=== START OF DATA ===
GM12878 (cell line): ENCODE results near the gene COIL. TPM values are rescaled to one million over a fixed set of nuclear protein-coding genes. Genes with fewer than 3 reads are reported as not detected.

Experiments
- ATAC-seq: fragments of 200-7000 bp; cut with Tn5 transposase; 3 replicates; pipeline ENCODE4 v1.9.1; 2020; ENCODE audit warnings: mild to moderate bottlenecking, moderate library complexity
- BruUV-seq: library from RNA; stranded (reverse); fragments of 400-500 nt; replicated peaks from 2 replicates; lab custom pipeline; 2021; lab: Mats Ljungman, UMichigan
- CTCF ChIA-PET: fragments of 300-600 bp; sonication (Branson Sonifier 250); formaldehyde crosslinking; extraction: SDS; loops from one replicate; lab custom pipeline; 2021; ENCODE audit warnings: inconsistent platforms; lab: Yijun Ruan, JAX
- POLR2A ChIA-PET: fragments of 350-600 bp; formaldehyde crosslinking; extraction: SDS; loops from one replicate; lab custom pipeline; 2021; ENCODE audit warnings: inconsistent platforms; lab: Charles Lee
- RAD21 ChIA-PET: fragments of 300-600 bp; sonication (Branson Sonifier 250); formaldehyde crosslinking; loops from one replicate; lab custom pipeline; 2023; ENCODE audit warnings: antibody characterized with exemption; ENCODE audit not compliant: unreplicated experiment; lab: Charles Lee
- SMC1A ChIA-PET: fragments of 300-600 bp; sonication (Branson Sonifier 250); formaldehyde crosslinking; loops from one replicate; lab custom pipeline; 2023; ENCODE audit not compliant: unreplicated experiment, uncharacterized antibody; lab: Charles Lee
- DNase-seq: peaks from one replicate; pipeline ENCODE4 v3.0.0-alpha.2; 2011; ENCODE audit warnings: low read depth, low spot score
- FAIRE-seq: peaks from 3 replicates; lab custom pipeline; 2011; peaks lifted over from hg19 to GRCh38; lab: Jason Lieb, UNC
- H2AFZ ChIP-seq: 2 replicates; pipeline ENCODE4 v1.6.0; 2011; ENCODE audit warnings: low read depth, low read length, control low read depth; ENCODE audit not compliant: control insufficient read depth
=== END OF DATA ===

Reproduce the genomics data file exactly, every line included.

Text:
GM12878 (cell line): ENCODE results near the gene COIL. TPM values are rescaled to one million over a fixed set of nuclear protein-coding genes. Genes with fewer than 3 reads are reported as not detected.

Experiments
- ATAC-seq: fragments of 200-7000 bp; cut with Tn5 transposase; 3 replicates; pipeline ENCODE4 v1.9.1; 2020; ENCODE audit warnings: mild to moderate bottlenecking, moderate library complexity
- BruUV-seq: library from RNA; stranded (reverse); fragments of 400-500 nt; replicated peaks from 2 replicates; lab custom pipeline; 2021; lab: Mats Ljungman, UMichigan
- CTCF ChIA-PET: fragments of 300-600 bp; sonication (Branson Sonifier 250); formaldehyde crosslinking; extraction: SDS; loops from one replicate; lab custom pipeline; 2021; ENCODE audit warnings: inconsistent platforms; lab: Yijun Ruan, JAX
- POLR2A ChIA-PET: fragments of 350-600 bp; formaldehyde crosslinking; extraction: SDS; loops from one replicate; lab custom pipeline; 2021; ENCODE audit warnings: inconsistent platforms; lab: Charles Lee
- RAD21 ChIA-PET: fragments of 300-600 bp; sonication (Branson Sonifier 250); formaldehyde crosslinking; loops from one replicate; lab custom pipeline; 2023; ENCODE audit warnings: antibody characterized with exemption; ENCODE audit not compliant: unreplicated experiment; lab: Charles Lee
- SMC1A ChIA-PET: fragments of 300-600 bp; sonication (Branson Sonifier 250); formaldehyde crosslinking; loops from one replicate; lab custom pipeline; 2023; ENCODE audit not compliant: unreplicated experiment, uncharacterized antibody; lab: Charles Lee
- DNase-seq: peaks from one replicate; pipeline ENCODE4 v3.0.0-alpha.2; 2011; ENCODE audit warnings: low read depth, low spot score
- FAIRE-seq: peaks from 3 replicates; lab custom pipeline; 2011; peaks lifted over from hg19 to GRCh38; lab: Jason Lieb, UNC
- H2AFZ ChIP-seq: 2 replicates; pipeline ENCODE4 v1.6.0; 2011; ENCODE audit warnings: low read depth, low read length, control low read depth; ENCODE audit not compliant: control insufficient read depth